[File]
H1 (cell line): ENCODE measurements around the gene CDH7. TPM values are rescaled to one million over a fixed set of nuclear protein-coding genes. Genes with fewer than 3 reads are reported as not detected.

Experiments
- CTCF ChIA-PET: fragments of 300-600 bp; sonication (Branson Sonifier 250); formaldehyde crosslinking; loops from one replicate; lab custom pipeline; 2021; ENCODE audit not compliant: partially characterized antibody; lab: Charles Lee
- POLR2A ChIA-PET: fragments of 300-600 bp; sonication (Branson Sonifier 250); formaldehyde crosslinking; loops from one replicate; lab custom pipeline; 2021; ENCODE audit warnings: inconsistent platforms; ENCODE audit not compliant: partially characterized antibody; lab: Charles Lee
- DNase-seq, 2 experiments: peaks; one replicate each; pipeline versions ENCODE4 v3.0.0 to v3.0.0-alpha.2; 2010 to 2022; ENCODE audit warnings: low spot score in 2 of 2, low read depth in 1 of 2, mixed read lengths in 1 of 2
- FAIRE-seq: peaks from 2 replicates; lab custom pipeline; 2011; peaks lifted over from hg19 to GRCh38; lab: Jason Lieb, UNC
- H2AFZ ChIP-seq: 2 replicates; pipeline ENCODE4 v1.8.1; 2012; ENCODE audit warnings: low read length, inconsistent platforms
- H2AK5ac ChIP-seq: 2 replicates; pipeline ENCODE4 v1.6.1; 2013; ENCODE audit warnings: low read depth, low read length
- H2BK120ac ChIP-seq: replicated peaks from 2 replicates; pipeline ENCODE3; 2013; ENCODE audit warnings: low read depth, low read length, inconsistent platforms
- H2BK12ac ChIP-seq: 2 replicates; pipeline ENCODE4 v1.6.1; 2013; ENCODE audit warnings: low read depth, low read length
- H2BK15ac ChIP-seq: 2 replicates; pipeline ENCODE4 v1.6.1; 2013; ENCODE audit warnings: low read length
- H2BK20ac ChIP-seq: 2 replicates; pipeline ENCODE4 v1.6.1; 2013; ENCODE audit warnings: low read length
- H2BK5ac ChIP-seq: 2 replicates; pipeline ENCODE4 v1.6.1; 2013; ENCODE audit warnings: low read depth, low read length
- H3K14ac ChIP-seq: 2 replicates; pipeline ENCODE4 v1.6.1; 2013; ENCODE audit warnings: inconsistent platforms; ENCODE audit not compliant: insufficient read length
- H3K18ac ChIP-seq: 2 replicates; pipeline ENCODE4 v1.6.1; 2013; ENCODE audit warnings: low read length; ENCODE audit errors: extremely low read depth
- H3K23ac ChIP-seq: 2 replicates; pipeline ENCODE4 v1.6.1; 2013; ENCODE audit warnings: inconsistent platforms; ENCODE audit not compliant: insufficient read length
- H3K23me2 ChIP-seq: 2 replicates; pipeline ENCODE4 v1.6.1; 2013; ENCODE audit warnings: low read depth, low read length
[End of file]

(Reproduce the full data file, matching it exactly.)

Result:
H1 (cell line): ENCODE measurements around the gene CDH7. TPM values are rescaled to one million over a fixed set of nuclear protein-coding genes. Genes with fewer than 3 reads are reported as not detected.

Experiments
- CTCF ChIA-PET: fragments of 300-600 bp; sonication (Branson Sonifier 250); formaldehyde crosslinking; loops from one replicate; lab custom pipeline; 2021; ENCODE audit not compliant: partially characterized antibody; lab: Charles Lee
- POLR2A ChIA-PET: fragments of 300-600 bp; sonication (Branson Sonifier 250); formaldehyde crosslinking; loops from one replicate; lab custom pipeline; 2021; ENCODE audit warnings: inconsistent platforms; ENCODE audit not compliant: partially characterized antibody; lab: Charles Lee
- DNase-seq, 2 experiments: peaks; one replicate each; pipeline versions ENCODE4 v3.0.0 to v3.0.0-alpha.2; 2010 to 2022; ENCODE audit warnings: low spot score in 2 of 2, low read depth in 1 of 2, mixed read lengths in 1 of 2
- FAIRE-seq: peaks from 2 replicates; lab custom pipeline; 2011; peaks lifted over from hg19 to GRCh38; lab: Jason Lieb, UNC
- H2AFZ ChIP-seq: 2 replicates; pipeline ENCODE4 v1.8.1; 2012; ENCODE audit warnings: low read length, inconsistent platforms
- H2AK5ac ChIP-seq: 2 replicates; pipeline ENCODE4 v1.6.1; 2013; ENCODE audit warnings: low read depth, low read length
- H2BK120ac ChIP-seq: replicated peaks from 2 replicates; pipeline ENCODE3; 2013; ENCODE audit warnings: low read depth, low read length, inconsistent platforms
- H2BK12ac ChIP-seq: 2 replicates; pipeline ENCODE4 v1.6.1; 2013; ENCODE audit warnings: low read depth, low read length
- H2BK15ac ChIP-seq: 2 replicates; pipeline ENCODE4 v1.6.1; 2013; ENCODE audit warnings: low read length
- H2BK20ac ChIP-seq: 2 replicates; pipeline ENCODE4 v1.6.1; 2013; ENCODE audit warnings: low read length
- H2BK5ac ChIP-seq: 2 replicates; pipeline ENCODE4 v1.6.1; 2013; ENCODE audit warnings: low read depth, low read length
- H3K14ac ChIP-seq: 2 replicates; pipeline ENCODE4 v1.6.1; 2013; ENCODE audit warnings: inconsistent platforms; ENCODE audit not compliant: insufficient read length
- H3K18ac ChIP-seq: 2 replicates; pipeline ENCODE4 v1.6.1; 2013; ENCODE audit warnings: low read length; ENCODE audit errors: extremely low read depth
- H3K23ac ChIP-seq: 2 replicates; pipeline ENCODE4 v1.6.1; 2013; ENCODE audit warnings: inconsistent platforms; ENCODE audit not compliant: insufficient read length
- H3K23me2 ChIP-seq: 2 replicates; pipeline ENCODE4 v1.6.1; 2013; ENCODE audit warnings: low read depth, low read length